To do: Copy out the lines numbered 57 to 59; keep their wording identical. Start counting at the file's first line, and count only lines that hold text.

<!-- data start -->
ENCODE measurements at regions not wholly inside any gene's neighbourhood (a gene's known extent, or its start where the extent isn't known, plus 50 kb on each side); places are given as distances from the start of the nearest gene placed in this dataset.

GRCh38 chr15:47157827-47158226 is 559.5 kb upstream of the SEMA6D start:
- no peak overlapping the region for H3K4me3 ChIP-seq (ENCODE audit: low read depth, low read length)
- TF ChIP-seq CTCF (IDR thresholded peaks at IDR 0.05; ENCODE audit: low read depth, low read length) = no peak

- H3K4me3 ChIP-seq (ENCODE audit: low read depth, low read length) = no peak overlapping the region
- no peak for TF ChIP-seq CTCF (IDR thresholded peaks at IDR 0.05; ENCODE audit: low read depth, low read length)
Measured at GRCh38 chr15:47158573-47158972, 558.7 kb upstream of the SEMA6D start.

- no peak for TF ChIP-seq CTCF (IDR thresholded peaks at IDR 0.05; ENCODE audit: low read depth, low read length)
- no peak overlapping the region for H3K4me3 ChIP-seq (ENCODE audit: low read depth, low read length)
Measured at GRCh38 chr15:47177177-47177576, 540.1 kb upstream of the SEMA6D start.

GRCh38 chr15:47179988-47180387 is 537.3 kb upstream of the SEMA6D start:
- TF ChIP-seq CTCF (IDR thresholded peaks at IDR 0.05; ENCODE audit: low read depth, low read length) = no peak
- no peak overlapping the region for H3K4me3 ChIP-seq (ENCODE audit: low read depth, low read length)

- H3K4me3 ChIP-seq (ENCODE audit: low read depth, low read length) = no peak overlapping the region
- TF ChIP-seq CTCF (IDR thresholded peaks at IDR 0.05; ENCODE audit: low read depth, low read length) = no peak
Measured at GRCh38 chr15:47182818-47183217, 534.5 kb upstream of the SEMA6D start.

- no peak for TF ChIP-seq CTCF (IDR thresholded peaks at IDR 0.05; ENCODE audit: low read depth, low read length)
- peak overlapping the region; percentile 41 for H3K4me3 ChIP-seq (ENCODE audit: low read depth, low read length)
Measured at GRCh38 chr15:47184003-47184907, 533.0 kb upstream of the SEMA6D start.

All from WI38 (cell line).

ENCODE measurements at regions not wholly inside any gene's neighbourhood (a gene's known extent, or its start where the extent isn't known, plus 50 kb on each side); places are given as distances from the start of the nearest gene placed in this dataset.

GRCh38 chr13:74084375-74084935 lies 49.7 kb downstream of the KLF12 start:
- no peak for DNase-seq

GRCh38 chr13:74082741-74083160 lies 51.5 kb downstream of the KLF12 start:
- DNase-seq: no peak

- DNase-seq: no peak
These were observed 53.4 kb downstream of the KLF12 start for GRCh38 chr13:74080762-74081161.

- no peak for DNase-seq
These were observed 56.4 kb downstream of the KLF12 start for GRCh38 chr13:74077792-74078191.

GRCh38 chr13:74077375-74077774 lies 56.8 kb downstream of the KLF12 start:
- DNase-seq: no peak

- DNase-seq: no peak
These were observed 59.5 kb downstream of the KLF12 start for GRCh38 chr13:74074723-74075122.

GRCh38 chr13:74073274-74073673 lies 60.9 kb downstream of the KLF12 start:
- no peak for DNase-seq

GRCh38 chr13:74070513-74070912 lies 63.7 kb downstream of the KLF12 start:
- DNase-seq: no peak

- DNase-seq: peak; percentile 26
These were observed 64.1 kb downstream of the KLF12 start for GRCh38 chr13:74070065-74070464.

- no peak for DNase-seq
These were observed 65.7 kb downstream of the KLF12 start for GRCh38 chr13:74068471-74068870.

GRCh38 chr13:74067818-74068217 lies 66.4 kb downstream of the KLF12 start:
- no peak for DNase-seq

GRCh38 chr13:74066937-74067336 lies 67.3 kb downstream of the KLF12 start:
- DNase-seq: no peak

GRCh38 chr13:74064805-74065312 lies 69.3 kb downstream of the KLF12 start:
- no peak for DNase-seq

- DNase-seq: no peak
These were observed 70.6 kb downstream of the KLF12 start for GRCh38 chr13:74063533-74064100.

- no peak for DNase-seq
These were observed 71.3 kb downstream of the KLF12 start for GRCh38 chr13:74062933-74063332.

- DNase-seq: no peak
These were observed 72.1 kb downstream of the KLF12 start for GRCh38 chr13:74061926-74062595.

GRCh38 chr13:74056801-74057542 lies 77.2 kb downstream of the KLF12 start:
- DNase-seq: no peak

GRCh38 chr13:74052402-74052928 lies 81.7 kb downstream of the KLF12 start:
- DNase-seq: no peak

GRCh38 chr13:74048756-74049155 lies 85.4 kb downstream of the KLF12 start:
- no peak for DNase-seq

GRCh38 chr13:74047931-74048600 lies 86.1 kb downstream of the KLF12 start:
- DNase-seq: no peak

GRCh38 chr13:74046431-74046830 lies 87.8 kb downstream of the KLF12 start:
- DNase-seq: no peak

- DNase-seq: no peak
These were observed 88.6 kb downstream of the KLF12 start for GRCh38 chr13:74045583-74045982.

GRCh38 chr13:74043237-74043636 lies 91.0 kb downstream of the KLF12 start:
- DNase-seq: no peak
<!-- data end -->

- DNase-seq: no peak

GRCh38 chr13:74048756-74049155 lies 85.4 kb downstream of the KLF12 start:
- no peak for DNase-seq